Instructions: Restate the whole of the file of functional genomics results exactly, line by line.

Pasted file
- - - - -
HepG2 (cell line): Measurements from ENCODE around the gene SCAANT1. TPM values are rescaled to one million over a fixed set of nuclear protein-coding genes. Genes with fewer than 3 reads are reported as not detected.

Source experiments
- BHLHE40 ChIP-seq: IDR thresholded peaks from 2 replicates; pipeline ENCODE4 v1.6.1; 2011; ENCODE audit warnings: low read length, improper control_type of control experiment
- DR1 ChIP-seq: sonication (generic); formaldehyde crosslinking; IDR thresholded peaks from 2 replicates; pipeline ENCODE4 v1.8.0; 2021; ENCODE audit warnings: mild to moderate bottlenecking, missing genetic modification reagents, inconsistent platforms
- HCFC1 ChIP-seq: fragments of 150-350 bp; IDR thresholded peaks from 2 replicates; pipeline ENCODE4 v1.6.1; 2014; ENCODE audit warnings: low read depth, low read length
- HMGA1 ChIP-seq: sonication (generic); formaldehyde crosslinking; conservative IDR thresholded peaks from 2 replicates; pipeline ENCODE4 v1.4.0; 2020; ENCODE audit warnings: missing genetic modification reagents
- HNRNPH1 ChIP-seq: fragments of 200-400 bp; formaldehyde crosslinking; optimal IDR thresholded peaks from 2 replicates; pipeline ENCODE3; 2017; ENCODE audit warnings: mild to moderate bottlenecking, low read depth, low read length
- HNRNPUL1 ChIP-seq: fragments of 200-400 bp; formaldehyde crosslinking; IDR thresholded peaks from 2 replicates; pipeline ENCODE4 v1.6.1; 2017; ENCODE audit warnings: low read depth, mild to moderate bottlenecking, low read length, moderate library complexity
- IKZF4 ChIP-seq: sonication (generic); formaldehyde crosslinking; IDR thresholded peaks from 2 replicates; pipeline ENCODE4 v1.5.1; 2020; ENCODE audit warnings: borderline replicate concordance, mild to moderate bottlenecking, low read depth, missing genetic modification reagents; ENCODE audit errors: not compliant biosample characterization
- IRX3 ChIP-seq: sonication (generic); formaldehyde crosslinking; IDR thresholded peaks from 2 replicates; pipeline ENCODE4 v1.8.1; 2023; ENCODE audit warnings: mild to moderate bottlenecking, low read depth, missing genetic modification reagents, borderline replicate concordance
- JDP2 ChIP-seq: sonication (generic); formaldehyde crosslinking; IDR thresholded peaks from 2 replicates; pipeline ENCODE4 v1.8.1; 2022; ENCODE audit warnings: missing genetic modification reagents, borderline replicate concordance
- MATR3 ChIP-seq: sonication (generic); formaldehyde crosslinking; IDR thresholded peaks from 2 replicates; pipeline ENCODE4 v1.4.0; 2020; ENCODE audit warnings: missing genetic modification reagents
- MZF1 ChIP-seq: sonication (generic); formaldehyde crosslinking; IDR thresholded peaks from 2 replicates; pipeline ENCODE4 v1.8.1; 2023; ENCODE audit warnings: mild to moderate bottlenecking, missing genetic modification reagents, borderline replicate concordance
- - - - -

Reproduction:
HepG2 (cell line): Measurements from ENCODE around the gene SCAANT1. TPM values are rescaled to one million over a fixed set of nuclear protein-coding genes. Genes with fewer than 3 reads are reported as not detected.

Source experiments
- BHLHE40 ChIP-seq: IDR thresholded peaks from 2 replicates; pipeline ENCODE4 v1.6.1; 2011; ENCODE audit warnings: low read length, improper control_type of control experiment
- DR1 ChIP-seq: sonication (generic); formaldehyde crosslinking; IDR thresholded peaks from 2 replicates; pipeline ENCODE4 v1.8.0; 2021; ENCODE audit warnings: mild to moderate bottlenecking, missing genetic modification reagents, inconsistent platforms
- HCFC1 ChIP-seq: fragments of 150-350 bp; IDR thresholded peaks from 2 replicates; pipeline ENCODE4 v1.6.1; 2014; ENCODE audit warnings: low read depth, low read length
- HMGA1 ChIP-seq: sonication (generic); formaldehyde crosslinking; conservative IDR thresholded peaks from 2 replicates; pipeline ENCODE4 v1.4.0; 2020; ENCODE audit warnings: missing genetic modification reagents
- HNRNPH1 ChIP-seq: fragments of 200-400 bp; formaldehyde crosslinking; optimal IDR thresholded peaks from 2 replicates; pipeline ENCODE3; 2017; ENCODE audit warnings: mild to moderate bottlenecking, low read depth, low read length
- HNRNPUL1 ChIP-seq: fragments of 200-400 bp; formaldehyde crosslinking; IDR thresholded peaks from 2 replicates; pipeline ENCODE4 v1.6.1; 2017; ENCODE audit warnings: low read depth, mild to moderate bottlenecking, low read length, moderate library complexity
- IKZF4 ChIP-seq: sonication (generic); formaldehyde crosslinking; IDR thresholded peaks from 2 replicates; pipeline ENCODE4 v1.5.1; 2020; ENCODE audit warnings: borderline replicate concordance, mild to moderate bottlenecking, low read depth, missing genetic modification reagents; ENCODE audit errors: not compliant biosample characterization
- IRX3 ChIP-seq: sonication (generic); formaldehyde crosslinking; IDR thresholded peaks from 2 replicates; pipeline ENCODE4 v1.8.1; 2023; ENCODE audit warnings: mild to moderate bottlenecking, low read depth, missing genetic modification reagents, borderline replicate concordance
- JDP2 ChIP-seq: sonication (generic); formaldehyde crosslinking; IDR thresholded peaks from 2 replicates; pipeline ENCODE4 v1.8.1; 2022; ENCODE audit warnings: missing genetic modification reagents, borderline replicate concordance
- MATR3 ChIP-seq: sonication (generic); formaldehyde crosslinking; IDR thresholded peaks from 2 replicates; pipeline ENCODE4 v1.4.0; 2020; ENCODE audit warnings: missing genetic modification reagents
- MZF1 ChIP-seq: sonication (generic); formaldehyde crosslinking; IDR thresholded peaks from 2 replicates; pipeline ENCODE4 v1.8.1; 2023; ENCODE audit warnings: mild to moderate bottlenecking, missing genetic modification reagents, borderline replicate concordance